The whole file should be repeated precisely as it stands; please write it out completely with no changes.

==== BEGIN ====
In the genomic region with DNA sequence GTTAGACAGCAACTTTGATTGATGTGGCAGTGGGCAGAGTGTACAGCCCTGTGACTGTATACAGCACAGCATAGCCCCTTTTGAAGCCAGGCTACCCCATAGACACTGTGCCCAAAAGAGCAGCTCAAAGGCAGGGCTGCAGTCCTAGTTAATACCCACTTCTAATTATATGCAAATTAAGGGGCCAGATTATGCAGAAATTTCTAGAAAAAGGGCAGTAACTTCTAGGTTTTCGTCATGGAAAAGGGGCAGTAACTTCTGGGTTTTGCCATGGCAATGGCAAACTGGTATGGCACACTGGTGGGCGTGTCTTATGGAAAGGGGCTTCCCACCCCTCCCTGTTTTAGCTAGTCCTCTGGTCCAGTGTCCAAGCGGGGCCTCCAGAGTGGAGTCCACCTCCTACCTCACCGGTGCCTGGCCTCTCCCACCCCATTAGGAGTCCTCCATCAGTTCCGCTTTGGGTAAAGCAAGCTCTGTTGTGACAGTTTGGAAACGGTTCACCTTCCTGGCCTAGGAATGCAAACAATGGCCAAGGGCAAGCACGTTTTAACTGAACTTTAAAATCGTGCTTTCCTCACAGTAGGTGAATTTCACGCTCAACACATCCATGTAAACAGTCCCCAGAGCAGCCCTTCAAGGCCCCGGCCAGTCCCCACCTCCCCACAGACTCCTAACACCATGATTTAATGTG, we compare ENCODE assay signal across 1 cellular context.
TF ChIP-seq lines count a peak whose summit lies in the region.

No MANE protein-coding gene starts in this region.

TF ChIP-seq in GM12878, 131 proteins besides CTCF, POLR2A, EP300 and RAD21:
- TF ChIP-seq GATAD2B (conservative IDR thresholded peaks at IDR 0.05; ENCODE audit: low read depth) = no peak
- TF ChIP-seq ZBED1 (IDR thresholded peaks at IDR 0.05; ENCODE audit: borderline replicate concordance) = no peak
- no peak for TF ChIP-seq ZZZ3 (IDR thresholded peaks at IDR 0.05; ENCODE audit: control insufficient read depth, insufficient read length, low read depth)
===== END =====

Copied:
In the genomic region with DNA sequence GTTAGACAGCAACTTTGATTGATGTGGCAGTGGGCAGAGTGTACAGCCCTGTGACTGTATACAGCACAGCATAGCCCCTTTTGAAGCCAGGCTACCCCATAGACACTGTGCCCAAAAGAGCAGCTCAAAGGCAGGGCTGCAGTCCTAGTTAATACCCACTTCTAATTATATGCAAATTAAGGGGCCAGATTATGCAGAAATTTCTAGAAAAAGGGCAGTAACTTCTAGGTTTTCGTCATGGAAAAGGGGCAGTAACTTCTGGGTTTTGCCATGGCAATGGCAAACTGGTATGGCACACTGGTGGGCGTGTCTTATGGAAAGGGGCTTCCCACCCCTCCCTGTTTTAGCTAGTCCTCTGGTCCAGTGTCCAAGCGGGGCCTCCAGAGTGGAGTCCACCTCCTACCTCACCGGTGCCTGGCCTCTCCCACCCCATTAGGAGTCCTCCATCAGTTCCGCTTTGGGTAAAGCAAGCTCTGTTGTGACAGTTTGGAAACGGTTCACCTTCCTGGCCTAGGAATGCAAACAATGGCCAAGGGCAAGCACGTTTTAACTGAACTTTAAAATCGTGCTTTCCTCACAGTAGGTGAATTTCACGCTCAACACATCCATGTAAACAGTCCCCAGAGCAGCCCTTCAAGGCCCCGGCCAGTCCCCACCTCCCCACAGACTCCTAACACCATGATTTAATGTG, we compare ENCODE assay signal across 1 cellular context.
TF ChIP-seq lines count a peak whose summit lies in the region.

No MANE protein-coding gene starts in this region.

TF ChIP-seq in GM12878, 131 proteins besides CTCF, POLR2A, EP300 and RAD21:
- TF ChIP-seq GATAD2B (conservative IDR thresholded peaks at IDR 0.05; ENCODE audit: low read depth) = no peak
- TF ChIP-seq ZBED1 (IDR thresholded peaks at IDR 0.05; ENCODE audit: borderline replicate concordance) = no peak
- no peak for TF ChIP-seq ZZZ3 (IDR thresholded peaks at IDR 0.05; ENCODE audit: control insufficient read depth, insufficient read length, low read depth)